The north-eastern region of Terengganu is significantly more traditional than most other regions on the Malaysian peninsula. Residents mainly live off fishing, although there are oil companies here too. The region is particularly recommended for travellers who want to experience some culture and enjoy the peace and quiet. Apart from that, the region is also the gateway to the Perhentian Islands and other bounty islands mentioned on this blog.
The capital of this area is Kuala Terengganu, with about four hundred thousand inhabitants one of the largest cities in the country. The city was founded in the 15th century by Chinese fishermen. There was a lot of trade between the Malacca peninsula and China. The charming-looking Chinatown with old merchant houses from three centuries ago and some Chinese temples, still bears witness to that period.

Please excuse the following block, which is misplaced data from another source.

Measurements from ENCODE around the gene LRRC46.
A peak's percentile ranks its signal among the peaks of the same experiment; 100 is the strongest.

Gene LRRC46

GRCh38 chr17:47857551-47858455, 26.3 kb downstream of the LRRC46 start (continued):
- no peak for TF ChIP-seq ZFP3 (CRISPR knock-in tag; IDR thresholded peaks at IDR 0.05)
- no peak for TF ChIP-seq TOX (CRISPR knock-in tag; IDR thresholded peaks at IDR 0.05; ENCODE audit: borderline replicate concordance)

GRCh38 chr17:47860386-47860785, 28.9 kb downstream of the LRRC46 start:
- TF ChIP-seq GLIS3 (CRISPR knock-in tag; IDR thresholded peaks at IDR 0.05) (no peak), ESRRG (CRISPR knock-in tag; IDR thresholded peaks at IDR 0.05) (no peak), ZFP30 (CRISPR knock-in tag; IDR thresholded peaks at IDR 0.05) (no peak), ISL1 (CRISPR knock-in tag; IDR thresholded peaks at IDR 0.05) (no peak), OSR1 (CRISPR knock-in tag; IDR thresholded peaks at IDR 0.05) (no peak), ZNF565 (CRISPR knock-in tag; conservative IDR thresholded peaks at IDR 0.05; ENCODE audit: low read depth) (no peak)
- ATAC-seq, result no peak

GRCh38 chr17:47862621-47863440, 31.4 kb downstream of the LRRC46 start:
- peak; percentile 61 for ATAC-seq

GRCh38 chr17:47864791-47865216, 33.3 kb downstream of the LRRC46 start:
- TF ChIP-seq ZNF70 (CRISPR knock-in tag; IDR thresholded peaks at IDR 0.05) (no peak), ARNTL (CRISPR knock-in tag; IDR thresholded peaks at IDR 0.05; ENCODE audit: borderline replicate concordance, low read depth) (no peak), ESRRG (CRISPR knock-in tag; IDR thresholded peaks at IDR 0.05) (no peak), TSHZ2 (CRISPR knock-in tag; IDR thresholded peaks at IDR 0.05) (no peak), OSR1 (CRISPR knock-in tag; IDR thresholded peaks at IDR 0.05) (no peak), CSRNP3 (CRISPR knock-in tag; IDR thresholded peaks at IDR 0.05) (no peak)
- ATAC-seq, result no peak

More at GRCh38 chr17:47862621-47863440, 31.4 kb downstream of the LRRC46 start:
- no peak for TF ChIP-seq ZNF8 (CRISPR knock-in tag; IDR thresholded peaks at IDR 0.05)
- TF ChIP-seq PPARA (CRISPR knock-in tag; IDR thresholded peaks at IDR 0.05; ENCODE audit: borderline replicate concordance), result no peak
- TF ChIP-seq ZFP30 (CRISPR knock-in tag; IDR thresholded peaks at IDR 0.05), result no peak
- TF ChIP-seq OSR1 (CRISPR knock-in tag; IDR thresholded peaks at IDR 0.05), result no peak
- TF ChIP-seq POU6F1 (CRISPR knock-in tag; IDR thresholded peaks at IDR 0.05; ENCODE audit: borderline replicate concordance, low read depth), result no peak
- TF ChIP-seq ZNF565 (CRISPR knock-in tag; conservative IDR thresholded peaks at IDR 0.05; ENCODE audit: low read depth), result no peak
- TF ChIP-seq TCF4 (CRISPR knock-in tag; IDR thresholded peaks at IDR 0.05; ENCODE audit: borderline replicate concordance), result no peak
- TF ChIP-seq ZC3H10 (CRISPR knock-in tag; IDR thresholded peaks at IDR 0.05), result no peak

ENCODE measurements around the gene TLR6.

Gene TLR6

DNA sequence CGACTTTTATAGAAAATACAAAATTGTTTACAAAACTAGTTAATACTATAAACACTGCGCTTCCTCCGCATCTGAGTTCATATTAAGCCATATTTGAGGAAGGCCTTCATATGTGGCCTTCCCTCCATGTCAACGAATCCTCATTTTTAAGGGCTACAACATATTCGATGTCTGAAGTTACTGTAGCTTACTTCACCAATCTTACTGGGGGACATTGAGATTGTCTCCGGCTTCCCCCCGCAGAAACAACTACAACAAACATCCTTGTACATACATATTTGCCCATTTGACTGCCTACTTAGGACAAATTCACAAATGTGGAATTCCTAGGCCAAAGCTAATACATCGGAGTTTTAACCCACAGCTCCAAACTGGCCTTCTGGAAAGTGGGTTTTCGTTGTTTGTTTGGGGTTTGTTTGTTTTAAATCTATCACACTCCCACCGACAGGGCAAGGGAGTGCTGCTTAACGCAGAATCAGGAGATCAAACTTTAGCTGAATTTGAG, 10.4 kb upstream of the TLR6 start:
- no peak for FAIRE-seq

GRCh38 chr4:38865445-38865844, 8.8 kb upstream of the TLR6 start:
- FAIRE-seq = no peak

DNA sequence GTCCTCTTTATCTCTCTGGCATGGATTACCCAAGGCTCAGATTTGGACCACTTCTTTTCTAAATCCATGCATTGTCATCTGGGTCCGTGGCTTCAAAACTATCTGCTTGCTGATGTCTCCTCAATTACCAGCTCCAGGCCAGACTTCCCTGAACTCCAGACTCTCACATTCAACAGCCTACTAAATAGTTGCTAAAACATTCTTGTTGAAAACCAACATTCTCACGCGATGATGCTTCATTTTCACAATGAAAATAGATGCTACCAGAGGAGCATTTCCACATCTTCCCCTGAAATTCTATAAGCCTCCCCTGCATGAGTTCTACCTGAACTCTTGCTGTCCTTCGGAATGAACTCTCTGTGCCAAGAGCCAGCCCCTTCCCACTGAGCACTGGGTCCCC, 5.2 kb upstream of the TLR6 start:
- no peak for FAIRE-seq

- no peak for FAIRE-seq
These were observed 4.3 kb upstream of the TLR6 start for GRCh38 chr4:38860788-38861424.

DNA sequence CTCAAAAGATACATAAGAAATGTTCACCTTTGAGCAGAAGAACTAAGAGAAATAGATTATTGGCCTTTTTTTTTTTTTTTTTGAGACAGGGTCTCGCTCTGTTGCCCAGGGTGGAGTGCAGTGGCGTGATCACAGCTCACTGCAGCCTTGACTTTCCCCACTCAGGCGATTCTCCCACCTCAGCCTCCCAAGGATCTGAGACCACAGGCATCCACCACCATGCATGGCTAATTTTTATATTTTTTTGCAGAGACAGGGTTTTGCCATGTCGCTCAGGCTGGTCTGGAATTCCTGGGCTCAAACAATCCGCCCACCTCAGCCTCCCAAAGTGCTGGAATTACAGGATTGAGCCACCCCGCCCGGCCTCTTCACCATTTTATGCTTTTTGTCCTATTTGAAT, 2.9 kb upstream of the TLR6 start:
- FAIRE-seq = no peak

The settlement became an important trading place but when the Sultanate of Malacca took over, Malacca became the trading centre and Kuala Terengganu was a little forgotten then. Nowadays, the city is an oasis of peace and in that sense, it is really worthwhile to stay at least one day before you travel on to the aforementioned, beautiful islands.
Sights of Kuala Terengganu
Some of the most important or nicest attractions are the floating Tengku Tengah Zaharah mosque, which is located some distance from the centre, and the central market Pasar Payan on the Terengganu River where you can get almost anything. There is also the late 19th century Istana Maziah Palace, which is now a cultural attraction. Next to this palace is the Bukit Puteri, a 200-metre-high hill that used to serve as a defensive fortress. But the Taman Tamadun Islam is also worth a visit. Here you will find many replicas of the most beautiful mosques in the world.
You can best access the city from Kuala Lumpur by plane. If you take the bus with a rental car then you can count on about seven hours’ travel time. In the city itself, you’ll find plenty of good accommodation for every budget.